About this Article
Written by: Susan Miles
Written on: October 3rd, 2005
Tags: mechanical engineering, energy & sustainability, transportation
Thumbnail by: NASA
About the Author
Susan Miles graduated with a degree in Aerospace Engineering from USC in 2007. She is currently working at Lockheed Martin on the F-22 Raptor.
Also in this Issue
Engineering SnowWritten by: Ryan Green
From Chemistry Labs to the Kitchen: Molecular GastronomyWritten by: Bryan Price
Reflecting on the MirrorsWritten by: Richie Aquino
The Danger of Airport Runway Crashes Written by: Catherine Rae T. Ricafort
Stay Connected

Volume IX Issue III > Turbochargers
Turbocharging, a technology originally developed for use in aircraft, is a current trend among automobile enthusiasts. Applying a turbocharger to an internal combustion engine increases the power output of that engine, allowing for greater acceleration and higher maximum speeds. Turbochargers increase an automobile's power-to-weight ratio by harnessing the exhaust from the engine. They can also make a car more environmentally friendly, since they output more power while consuming the same amount of fuel. Automobile manufacturers are researching the fuel saving capacity of turbochargers in light of modern oil shortages.
In the climax of the movie The Fast and the Furious: Tokyo Drift, the main character, Sean Boswell, is racing down the side of a Japanese mountain in a '67 Ford Mustang. This, however, is not an ordinary Mustang. With the help of his father and friends, Sean has installed a salvaged Nissan VQ35DE V6 Twin Turbo engine into his car. Turbo is short for turbocharger, and this engine's two turbochargers boost the power output to a full 460 horsepower, giving Sean the speed and fast acceleration to defeat the competition [1]. Turbochargers are no longer just for cars in the movies. Several commercially available vehicles come with turbocharged engines direct from the factory, such as the Audi A6 2.7T, and most other cars can have aftermarket turbochargers or other boosting devices installed. Aside from improving the car's raw power, turbochargers can also improve gas mileage and possibly provide some relief to modern oil shortages.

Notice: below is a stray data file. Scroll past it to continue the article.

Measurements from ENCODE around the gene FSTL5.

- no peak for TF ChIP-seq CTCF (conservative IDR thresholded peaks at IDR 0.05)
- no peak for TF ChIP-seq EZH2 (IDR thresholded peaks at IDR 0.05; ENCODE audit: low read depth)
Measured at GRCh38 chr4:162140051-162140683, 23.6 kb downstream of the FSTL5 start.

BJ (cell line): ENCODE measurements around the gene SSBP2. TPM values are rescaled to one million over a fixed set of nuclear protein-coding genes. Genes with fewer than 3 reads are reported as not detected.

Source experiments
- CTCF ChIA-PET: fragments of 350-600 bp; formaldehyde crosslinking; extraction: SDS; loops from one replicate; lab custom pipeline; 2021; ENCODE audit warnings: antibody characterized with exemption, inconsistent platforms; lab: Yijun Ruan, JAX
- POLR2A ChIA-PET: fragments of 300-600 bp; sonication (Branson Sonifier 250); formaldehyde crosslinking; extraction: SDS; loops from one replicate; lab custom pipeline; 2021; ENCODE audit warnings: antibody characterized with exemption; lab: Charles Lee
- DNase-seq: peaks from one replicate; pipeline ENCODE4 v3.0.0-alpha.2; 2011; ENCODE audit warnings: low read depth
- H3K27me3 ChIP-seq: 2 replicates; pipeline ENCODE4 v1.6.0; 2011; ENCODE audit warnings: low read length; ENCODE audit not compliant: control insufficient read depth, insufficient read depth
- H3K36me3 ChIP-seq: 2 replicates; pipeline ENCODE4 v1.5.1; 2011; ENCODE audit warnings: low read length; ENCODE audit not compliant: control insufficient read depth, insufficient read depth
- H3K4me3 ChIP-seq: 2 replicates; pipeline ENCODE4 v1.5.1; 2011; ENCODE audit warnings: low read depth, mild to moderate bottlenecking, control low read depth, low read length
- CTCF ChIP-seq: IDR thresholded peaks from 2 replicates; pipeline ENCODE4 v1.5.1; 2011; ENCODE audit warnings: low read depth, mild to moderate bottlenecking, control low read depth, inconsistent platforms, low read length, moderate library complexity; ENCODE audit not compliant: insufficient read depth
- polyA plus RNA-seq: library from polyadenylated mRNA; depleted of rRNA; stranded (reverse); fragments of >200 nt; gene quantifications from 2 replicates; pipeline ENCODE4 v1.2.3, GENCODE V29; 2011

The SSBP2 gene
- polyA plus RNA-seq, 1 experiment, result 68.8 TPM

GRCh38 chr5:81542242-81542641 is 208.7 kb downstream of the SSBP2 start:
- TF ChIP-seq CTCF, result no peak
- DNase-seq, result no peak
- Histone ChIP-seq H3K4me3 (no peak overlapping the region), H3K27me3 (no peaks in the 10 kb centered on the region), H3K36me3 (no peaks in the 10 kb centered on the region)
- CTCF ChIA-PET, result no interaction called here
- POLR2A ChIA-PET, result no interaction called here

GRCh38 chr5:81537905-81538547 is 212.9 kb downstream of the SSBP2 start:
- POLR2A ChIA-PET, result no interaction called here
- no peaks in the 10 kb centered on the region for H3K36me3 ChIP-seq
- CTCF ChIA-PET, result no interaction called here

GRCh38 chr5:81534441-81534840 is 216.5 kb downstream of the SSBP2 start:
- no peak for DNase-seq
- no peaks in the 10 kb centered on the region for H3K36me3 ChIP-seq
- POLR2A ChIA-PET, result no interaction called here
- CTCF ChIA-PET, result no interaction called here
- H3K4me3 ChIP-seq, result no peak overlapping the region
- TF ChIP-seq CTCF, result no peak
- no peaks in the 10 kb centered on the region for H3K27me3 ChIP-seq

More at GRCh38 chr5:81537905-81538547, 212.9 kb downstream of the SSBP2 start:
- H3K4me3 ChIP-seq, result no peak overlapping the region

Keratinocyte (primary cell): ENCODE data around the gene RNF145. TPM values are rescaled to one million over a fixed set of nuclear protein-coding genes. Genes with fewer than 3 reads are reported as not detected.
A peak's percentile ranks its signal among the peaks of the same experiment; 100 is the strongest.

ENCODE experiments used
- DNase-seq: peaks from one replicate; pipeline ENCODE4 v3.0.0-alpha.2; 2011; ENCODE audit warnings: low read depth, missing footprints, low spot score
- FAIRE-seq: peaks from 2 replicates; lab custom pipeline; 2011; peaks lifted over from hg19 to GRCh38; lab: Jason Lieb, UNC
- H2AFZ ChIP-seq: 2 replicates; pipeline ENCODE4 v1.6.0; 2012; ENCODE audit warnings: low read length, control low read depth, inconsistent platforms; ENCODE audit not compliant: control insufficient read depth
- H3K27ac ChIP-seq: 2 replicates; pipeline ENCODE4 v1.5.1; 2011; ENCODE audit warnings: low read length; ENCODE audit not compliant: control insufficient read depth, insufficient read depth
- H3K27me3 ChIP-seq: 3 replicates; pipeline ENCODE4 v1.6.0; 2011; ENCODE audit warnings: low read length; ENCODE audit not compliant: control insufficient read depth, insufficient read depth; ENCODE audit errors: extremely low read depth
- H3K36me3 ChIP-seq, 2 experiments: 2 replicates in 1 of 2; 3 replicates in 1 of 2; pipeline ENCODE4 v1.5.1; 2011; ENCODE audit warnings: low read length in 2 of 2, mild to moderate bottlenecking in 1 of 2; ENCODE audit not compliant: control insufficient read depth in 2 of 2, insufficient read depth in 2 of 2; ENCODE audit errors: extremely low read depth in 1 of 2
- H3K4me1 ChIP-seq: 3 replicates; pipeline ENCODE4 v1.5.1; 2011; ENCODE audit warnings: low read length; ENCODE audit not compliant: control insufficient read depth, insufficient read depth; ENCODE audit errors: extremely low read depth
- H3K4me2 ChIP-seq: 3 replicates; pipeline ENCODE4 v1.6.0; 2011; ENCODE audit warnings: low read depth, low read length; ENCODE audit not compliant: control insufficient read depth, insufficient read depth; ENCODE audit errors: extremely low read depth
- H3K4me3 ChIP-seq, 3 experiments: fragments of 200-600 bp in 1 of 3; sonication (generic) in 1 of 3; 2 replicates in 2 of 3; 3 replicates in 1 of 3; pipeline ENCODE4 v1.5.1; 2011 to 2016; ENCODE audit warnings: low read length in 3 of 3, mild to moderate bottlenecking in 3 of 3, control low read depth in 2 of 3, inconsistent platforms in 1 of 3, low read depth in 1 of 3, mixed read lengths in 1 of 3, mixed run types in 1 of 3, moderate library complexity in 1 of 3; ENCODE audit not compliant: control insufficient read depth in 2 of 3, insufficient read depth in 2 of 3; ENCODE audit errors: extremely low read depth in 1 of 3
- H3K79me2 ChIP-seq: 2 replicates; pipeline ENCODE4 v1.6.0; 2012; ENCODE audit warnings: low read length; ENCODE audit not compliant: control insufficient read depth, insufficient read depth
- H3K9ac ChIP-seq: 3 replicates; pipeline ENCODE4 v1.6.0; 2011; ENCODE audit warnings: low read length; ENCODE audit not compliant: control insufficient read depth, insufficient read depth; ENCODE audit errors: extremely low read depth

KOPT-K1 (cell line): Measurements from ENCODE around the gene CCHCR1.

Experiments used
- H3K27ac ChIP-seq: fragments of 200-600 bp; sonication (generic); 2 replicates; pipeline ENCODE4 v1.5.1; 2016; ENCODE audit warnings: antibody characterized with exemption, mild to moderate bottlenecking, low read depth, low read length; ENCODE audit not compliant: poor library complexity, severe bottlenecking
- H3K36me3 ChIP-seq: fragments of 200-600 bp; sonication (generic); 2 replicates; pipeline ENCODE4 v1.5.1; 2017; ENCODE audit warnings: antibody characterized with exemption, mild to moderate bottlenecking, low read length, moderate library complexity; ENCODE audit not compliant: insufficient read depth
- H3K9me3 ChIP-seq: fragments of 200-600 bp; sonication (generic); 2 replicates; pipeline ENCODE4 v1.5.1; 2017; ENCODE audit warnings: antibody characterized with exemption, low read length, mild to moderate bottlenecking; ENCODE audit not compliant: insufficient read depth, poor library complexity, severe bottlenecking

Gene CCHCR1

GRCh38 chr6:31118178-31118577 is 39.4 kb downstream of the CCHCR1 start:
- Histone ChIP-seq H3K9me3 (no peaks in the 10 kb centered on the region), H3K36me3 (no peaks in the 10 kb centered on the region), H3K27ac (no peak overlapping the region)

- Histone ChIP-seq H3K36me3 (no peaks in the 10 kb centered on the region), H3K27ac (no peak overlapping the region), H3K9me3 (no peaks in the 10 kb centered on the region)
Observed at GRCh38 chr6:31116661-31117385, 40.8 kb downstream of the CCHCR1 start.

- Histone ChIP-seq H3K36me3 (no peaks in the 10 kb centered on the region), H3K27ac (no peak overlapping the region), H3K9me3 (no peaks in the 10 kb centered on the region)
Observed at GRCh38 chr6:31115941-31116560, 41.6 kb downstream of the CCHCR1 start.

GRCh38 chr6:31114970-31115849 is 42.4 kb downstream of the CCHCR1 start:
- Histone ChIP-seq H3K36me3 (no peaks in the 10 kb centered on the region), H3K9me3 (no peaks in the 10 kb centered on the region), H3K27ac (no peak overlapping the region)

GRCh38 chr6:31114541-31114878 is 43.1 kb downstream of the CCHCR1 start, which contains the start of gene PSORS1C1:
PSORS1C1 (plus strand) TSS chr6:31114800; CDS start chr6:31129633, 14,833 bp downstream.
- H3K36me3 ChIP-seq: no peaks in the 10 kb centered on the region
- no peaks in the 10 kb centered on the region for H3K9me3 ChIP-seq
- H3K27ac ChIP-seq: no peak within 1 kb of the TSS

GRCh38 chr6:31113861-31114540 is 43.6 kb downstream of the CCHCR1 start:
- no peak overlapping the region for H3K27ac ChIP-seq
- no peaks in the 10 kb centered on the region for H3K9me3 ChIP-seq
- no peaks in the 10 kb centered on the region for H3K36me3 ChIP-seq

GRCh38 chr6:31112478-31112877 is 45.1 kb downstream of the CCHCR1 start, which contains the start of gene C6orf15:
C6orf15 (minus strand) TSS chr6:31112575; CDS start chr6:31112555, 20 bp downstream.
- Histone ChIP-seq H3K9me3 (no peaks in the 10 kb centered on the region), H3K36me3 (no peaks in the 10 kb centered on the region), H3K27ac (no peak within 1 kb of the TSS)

A Brief History of the Turbocharger

The first turbocharger was patented in 1905 by Alfred Bucchi of Switzerland, who then built the first prototype in 1915. In the United States, the General Electric Company built a turbocharger and tested it on a diesel-powered biplane in 1920. This turbocharged plane broke records and soared to heights of 36,000 ft, the altitude at which modern commercial aircraft fly [2]. During World War II, General Electric became involved with the Garret Corporation in turbocharger production and, in 1954, Garret formed a group to focus specifically on turbocharger design and production. They founded the AiResearch Industrial Division, which later became Garret Automotive [3]. In 1961, Garret produced the first turbocharger for use in passenger vehicles. The device was coupled with the Oldsmobile Aluminum 215 "Rockette" engine and deployed on Jetfire sports cars from 1962-1963 [4]. Despite this early introduction, turbocharging did not become popular in general consumer automobiles until the late 1980s.

Internal Combustion Engines

Modern vehicles are run by internal combustion engines (ICE). These ICEs are powered by a number of pistons and cylinders: a car can be a "four cylinder" (like a Honda Civic), "six cylinder" (like a Lexus IS 250), or an "eight cylinder" (like a Ford Mustang GT). These cylinders work in combination with pistons to create power in a four-step process: intake, compression, combustion, and exhaust. Intake occurs when the piston moves down in the cylinder, creating empty space, or a vacuum, into which a fuel and air mixture will flow from the carburetor. Once the cylinder is full of the mixture, the rotating shaft pushes the piston up, compressing the fuel and air so they become extremely dense. At the top of its rotation, the piston hits a spark plug, creating a spark and igniting, or combusting, the fuel. The explosion caused by ignition forces the piston down again, powering the shaft rotation and allowing the exhaust to exit the cylinder. The shaft rotation turns the wheels of the automobile [5].